Joe Wertz

StateImpact Oklahoma

Joe has previously served as Managing Editor of Urban Tulsa Weekly, as the Arts & Entertainment Editor at Oklahoma Gazette and worked as a Staff Writer for The Oklahoman. Joe was a weekly correspondent for KGOU from 2007-2010. He grew up in Bartlesville, Okla., lives in Oklahoma City, and studied journalism at the University of Central Oklahoma.

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Joe Wertz / StateImpact Oklahoma

Oklahoma Attorney General Mike Hunter on Monday released an audit and other documents related to a corruption probe his office fought to keep secret.

The records stem from an investigation launched in 2011 of the Lead-Impacted Communities Relocation Assistance Trust, which was set up to buy contaminated properties and relocate residents near the Tar Creek Superfund site, a former lead and zinc mine in northeastern Oklahoma.

Joe Wertz / StateImpact Oklahoma

Updated 5:25 p.m.

Public schools from every corner of the state closed their doors today as teachers walked out of the classroom and marched at the Oklahoma capitol to protest years of cuts to education funding.

Last week, Governor Mary Fallin signed the first statewide tax increase in nearly 30 years to give teachers a roughly $6,100 raise. The nearly $450 million deal increased taxes on cigarettes, fuel and oil and gas production in hopes of heading off the teacher walkout.

Joe Wertz / StateImpact Oklahoma

The Oklahoma Senate is now considering a package of bills to increase tax revenue to give raises to teachers and public employees. Among the targeted increases are taxes on oil and gas.

On Tuesday, the energy industry showed up to the capitol to rally against the proposal.

Outside the capitol, oil-field workers arrived early in the morning to set up and stoke enormous trailer-pulled grills and smokers to feed the public and legislators, and remind them of the oil industry’s status as a top job-maker.

The Oklahoma Supreme Court on Monday ruled a proposed state question that would ask voters to approve tax hikes on oil and gas production to help fund education can move forward.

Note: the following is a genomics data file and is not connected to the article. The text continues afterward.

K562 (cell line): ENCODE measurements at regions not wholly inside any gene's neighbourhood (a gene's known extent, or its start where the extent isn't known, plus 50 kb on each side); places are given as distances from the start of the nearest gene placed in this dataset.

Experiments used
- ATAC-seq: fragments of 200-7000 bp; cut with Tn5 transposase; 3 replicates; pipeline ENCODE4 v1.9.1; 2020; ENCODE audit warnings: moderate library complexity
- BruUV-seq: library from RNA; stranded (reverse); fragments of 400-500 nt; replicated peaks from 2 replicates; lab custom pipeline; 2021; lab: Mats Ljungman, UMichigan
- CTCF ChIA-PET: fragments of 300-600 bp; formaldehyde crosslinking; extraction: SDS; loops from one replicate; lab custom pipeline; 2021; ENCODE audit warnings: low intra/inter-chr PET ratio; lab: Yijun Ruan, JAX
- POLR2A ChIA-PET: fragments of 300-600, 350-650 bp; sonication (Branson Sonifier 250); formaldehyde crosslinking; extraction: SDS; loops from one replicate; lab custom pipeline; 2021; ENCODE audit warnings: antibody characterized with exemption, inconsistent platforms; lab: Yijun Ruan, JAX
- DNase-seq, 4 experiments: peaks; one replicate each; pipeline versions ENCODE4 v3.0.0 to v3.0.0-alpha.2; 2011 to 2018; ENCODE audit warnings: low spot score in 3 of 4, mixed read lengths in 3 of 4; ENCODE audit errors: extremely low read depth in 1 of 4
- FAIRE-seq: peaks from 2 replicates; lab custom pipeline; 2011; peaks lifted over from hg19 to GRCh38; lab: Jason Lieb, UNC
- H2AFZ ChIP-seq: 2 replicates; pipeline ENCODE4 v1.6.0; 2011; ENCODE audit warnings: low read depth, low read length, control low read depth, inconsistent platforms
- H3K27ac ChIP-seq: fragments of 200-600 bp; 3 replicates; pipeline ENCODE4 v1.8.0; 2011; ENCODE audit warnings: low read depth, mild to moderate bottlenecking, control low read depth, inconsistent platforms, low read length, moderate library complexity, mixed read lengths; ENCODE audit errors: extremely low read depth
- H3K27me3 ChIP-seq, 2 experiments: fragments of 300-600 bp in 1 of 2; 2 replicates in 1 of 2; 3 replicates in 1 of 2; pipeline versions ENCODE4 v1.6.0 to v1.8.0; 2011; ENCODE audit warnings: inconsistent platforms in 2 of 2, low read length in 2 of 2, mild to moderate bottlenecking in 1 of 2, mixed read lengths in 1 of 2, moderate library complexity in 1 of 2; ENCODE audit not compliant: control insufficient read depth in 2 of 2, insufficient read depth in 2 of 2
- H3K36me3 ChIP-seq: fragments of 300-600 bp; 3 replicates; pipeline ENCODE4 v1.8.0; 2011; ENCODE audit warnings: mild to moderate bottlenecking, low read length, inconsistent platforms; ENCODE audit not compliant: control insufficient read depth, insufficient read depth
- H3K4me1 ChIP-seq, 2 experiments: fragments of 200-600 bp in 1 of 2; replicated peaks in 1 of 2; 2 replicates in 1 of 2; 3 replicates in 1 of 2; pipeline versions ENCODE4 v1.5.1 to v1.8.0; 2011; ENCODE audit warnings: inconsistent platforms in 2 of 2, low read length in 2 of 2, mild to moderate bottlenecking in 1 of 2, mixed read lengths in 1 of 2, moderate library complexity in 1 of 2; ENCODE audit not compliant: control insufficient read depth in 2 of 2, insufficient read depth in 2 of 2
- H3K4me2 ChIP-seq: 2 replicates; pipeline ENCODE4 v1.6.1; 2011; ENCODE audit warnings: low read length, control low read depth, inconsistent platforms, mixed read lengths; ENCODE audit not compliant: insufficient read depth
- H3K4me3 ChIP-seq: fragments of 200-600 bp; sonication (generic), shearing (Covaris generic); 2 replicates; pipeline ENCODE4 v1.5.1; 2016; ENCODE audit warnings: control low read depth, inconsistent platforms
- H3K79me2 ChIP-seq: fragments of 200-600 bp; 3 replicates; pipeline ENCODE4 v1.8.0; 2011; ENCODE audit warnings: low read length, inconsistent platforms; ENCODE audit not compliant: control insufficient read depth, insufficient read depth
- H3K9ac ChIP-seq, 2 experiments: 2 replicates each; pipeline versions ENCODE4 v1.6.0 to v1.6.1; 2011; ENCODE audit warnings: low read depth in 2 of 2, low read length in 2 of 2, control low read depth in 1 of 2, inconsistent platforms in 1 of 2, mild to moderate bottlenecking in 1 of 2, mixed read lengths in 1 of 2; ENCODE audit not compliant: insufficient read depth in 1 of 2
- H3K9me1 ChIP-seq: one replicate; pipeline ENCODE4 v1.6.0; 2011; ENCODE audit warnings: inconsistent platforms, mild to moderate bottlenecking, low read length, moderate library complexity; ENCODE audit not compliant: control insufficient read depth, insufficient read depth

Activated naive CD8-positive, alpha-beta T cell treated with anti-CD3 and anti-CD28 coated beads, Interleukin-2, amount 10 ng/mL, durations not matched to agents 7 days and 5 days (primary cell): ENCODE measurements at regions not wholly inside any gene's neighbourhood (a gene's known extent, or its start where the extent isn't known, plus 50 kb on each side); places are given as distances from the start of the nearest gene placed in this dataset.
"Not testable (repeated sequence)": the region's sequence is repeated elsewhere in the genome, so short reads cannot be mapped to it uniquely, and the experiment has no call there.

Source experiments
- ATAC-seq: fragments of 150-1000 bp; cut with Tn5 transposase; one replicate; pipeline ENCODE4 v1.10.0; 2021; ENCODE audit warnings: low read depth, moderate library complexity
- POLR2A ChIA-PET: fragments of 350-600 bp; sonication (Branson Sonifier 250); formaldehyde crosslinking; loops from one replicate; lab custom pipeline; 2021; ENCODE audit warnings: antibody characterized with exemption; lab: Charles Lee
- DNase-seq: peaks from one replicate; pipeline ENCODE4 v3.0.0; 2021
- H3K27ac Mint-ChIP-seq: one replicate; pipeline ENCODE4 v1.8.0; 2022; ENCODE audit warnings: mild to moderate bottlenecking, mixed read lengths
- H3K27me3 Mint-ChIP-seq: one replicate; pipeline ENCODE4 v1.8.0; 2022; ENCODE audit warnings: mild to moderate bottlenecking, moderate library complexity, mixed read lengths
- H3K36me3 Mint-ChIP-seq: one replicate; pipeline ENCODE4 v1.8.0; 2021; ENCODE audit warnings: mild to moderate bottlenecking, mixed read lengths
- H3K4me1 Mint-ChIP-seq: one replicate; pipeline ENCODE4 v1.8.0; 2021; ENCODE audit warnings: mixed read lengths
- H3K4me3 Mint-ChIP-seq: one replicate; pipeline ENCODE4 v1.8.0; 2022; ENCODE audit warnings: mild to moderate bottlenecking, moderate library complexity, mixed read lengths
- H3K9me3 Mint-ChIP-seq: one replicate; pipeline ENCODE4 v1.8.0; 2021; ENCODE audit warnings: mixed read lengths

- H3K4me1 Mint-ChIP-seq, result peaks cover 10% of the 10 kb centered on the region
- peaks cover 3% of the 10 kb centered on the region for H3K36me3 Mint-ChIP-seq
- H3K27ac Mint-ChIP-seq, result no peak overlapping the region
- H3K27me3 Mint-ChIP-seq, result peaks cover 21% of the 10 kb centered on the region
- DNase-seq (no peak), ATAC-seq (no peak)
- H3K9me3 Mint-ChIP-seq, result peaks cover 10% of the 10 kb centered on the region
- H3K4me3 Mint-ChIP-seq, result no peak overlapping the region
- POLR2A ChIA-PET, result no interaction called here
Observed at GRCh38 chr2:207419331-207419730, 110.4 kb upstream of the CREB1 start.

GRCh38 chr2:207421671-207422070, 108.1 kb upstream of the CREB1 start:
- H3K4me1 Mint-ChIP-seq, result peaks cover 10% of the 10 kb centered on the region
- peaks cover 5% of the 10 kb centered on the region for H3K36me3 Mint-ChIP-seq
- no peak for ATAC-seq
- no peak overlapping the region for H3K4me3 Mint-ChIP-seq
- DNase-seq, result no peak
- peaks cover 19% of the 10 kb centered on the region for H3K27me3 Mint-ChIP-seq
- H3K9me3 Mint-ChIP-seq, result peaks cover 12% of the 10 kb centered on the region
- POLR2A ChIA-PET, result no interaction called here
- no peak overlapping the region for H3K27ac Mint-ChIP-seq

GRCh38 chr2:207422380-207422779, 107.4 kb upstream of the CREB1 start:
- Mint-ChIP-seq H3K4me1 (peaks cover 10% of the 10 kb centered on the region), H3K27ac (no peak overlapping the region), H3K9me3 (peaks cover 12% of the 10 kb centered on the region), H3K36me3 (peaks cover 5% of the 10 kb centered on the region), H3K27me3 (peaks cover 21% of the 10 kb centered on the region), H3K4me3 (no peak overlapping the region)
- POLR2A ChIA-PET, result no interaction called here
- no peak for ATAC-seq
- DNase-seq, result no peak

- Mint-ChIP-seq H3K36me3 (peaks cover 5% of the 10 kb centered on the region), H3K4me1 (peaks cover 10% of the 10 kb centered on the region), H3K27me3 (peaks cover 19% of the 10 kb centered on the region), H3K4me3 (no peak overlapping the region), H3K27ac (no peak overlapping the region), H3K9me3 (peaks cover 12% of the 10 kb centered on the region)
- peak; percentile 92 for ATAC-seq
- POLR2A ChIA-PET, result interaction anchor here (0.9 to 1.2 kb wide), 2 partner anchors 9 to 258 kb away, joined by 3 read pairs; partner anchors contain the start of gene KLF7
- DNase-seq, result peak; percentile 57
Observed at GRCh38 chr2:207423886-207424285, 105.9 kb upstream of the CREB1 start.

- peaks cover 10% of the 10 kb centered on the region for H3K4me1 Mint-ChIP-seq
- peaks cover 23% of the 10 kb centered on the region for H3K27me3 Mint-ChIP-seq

The proposed State Question 795 was written by a group called Restore Oklahoma Now, which is led by a former president of the OIPA. It would ask voters to end discounts on many wells and impose an across-the-board 7 percent tax on oil and gas production to fund teacher raises and early childhood education.

Oklahoma Corporation Commission

The widow of one of the five men killed in a natural gas rig explosion in January has filed a wrongful death lawsuit against the well operator and drilling contractor.

In a lawsuit filed in Pittsburg County, Dianna Waldridge, the widow of 60-year-old Parker Waldridge of Crescent, accuses Red Mountain Energy and Patterson-UTI Energy and two of the companies' subsidiaries of negligence.

The rig was drilling near the town of Quinton, 100 miles south of Tulsa, when it caught fire and exploded on January 23.

Joe Wertz / StateImpact Oklahoma

The Dewey County Courthouse is one of the newest in Oklahoma. The offices are spacious, and the courtroom has fresh carpet and shiny wood trim. County Commissioner M.W. “Junior” Salisbury is excited to play tour leader.

“I’m pretty proud of our little courthouse here,” he says. “I really, really am.”

Officials figured they would need 25 years to pay it off, but it took less than five. One major reason: wind farms.

OKLAHOMA CORPORATION COMMISSION

Oklahoma oil and gas regulators are expanding rules designed to reduce earthquake activity triggered by fracking. Updated guidelines released Tuesday by the Oklahoma Corporation put new requirements on companies operating in two of the state’s most booming oil fields.

 

Joe Wertz / StateImpact Oklahoma

Environmental groups and concerned residents this week told federal officials the Oklahoma agency charged with protecting air, land and water lacked the resources and rules to manage a state-run plan to regulate coal ash.

Emily Wendler / StateImpact Oklahoma

Updated Tuesday at 8:37 a.m.

A bill to raise revenue for the Step Up Oklahoma plan failed to get enough votes to pass the House yesterday. The measure received only 63 of the 76 yes votes needed for passage.

During debate, House Speaker Charles McCall admitted the bill wasn’t perfect, but it would fix the issues with the budget.

"A $5,000 teacher pay raise, certainty with our health care, funding for our infrastructure ― these are clearly things that the people of the state of Oklahoma sent us to this chamber to take care of on their behalf."

Joe Wertz / StateImpact Oklahoma

After getting concessions, a group of small independent oil and gas producers is now endorsing a suite of tax increases and government reforms written by a group of business leaders known as the Step Up Oklahoma plan.

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